The Massachusetts health reform law—the principal piece of which is the requirement for all state residents to have health insurance—has acted as a guinea pig for the rest of country, but a new report shows that it has gained support in the last 2 years. According to a new poll by Harvard School of Public Health and The Boston Globe, support for the 2006-enacted legislation is up 10% since a 2009 poll, rising from 53% to 63% during the 3-year period. Of respondents to the current poll (conducted May 24-26, 2011), 21% opposed it, 6% said they weren’t sure if they support it, and 9% had not heard or read about the law.
When asked if they wanted the law to continue during difficult financial times in the state, 74% said “yes,” with 51% saying they wanted it to continue with some changes and 23% wanting it to continue as is. Just 9% of residents were in favor of repealing the law, which was down 1% from the number of respondents who were in favor of a repeal of the law in the 2009 poll.
At roughly the same time that the aforementioned poll findings were released, study results were printed in the May 13, 2011 online issue of Annals of Emergency Medicine that showed little impact on emergency department (ED) use in the state following implementation of the law. While low-severity ED visits—defined as those that could have been treated by a primary care physician—dropped slightly from 43.8% in 2006 to 41.2% in 2008, the total number of ED visits actually increased at the 11 hospitals included in the study, rising from 424,878 in 2006 to 442,102 in 2008.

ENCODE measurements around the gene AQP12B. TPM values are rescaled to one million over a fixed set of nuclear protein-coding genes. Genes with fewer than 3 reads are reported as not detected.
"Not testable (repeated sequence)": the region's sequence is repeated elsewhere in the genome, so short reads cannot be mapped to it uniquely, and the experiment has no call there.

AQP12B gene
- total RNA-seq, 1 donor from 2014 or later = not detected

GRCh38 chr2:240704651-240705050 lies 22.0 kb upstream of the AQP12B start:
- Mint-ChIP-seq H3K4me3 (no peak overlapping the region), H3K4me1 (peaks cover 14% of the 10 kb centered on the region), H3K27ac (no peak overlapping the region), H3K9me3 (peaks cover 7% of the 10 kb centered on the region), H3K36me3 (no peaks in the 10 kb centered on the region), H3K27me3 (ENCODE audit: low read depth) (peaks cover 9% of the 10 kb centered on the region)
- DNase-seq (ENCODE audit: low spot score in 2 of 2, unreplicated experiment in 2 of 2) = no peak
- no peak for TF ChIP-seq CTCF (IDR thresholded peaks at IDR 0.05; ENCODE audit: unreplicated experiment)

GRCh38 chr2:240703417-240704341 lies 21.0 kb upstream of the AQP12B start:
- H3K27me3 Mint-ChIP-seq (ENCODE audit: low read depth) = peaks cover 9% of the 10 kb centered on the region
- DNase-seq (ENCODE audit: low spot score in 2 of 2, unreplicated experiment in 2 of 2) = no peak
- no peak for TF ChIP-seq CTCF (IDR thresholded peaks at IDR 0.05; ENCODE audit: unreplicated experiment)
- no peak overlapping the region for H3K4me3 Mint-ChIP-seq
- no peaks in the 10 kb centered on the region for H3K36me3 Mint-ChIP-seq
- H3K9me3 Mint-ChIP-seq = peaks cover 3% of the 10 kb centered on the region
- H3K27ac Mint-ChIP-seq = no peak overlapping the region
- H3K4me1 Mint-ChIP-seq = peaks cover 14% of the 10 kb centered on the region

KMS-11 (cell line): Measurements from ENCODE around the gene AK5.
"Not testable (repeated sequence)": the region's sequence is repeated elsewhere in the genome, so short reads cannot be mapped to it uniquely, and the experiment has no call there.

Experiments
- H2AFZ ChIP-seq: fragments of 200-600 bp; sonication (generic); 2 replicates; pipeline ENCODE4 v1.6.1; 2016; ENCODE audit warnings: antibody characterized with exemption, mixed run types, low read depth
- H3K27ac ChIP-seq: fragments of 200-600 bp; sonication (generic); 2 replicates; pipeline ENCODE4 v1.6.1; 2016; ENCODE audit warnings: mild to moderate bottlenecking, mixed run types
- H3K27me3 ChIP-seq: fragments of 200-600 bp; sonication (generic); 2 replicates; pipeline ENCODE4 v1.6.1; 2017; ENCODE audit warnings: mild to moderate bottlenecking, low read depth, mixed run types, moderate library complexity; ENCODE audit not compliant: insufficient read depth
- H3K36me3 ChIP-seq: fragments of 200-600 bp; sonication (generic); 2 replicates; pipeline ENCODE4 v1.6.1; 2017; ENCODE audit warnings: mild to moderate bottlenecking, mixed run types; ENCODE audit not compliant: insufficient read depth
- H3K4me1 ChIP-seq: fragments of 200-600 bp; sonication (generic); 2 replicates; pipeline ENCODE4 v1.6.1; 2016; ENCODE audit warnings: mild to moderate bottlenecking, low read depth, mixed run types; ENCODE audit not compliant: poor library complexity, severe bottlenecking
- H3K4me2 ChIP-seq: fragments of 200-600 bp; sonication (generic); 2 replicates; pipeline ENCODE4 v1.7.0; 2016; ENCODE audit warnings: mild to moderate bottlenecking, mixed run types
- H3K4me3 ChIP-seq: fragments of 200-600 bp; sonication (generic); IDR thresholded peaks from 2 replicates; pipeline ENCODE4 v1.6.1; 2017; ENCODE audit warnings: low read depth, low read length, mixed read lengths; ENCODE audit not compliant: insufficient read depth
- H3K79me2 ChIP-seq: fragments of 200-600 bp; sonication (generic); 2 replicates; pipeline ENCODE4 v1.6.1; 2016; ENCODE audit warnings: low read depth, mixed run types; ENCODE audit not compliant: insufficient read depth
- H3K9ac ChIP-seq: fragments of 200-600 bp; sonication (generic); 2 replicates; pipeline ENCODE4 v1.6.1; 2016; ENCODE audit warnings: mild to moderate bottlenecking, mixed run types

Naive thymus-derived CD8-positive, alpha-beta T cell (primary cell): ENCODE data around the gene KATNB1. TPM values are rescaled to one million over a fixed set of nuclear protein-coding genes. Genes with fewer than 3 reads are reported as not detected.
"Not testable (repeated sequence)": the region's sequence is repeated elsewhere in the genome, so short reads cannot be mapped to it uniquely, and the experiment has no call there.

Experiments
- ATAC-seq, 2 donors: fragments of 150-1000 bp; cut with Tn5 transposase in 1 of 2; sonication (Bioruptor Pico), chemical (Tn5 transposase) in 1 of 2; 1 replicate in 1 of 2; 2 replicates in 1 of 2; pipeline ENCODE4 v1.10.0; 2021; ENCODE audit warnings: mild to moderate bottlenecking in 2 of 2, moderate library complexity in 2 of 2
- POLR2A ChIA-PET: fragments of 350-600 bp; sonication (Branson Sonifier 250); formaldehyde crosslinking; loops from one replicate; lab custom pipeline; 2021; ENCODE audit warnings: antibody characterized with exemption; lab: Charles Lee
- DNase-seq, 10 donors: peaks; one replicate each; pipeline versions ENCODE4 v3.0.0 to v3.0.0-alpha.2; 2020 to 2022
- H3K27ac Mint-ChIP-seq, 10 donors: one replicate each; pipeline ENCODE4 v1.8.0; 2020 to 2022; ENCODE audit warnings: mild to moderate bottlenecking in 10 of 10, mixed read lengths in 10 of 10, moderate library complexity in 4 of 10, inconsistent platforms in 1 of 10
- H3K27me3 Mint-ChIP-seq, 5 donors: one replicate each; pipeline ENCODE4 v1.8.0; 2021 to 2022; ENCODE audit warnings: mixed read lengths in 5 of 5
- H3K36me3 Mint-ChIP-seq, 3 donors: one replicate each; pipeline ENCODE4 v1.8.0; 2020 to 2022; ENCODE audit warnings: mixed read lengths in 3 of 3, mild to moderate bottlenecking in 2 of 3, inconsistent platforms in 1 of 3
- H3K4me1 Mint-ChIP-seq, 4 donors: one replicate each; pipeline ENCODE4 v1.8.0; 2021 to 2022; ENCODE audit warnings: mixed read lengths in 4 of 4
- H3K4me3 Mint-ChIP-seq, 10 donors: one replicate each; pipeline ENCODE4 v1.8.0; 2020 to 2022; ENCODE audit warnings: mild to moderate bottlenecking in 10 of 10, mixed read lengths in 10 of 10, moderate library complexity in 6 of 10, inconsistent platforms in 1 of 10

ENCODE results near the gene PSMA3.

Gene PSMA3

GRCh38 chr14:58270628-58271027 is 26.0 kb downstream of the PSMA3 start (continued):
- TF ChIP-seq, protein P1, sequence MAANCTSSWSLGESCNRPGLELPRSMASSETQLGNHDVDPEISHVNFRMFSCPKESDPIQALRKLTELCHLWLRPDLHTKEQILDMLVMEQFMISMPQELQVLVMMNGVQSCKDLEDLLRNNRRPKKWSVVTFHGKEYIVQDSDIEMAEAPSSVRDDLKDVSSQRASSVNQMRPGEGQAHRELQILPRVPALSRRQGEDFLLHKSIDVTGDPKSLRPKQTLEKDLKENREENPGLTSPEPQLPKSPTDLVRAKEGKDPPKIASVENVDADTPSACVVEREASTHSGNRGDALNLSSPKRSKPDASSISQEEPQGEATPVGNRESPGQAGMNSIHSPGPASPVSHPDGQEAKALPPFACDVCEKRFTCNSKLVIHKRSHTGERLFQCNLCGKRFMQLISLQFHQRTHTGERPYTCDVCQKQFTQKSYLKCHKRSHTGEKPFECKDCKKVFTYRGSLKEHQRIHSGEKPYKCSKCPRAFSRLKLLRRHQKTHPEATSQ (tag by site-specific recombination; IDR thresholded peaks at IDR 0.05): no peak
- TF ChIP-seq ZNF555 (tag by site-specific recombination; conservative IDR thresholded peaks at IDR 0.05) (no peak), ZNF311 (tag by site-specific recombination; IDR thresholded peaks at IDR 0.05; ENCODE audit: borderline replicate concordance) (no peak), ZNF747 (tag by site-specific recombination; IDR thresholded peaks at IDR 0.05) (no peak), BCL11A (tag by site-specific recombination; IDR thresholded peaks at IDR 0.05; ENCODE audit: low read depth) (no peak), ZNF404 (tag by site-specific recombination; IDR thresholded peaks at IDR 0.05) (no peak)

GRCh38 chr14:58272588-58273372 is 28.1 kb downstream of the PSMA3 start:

Physician’s Weekly wants to know…
• What factors, aside from health insurance, come to play in one’s use of the ED? Why else would people have trouble accessing primary care and thus staying out of the ED for low-severity issues? Is there more to access to care than just being insured?
• Do you think being insured could actually cause one to use the ED more if these people didn’t have to pay out-of-pocket for their visits?
• Do you think access to the information provided in the Annals of Emergency Medicine study would impact Massachusetts residents’ feelings on the law? Why or why not?
• Does the Massachusetts healthcare reform legislation serve as a good model for other states and/or the nation? Why or why not?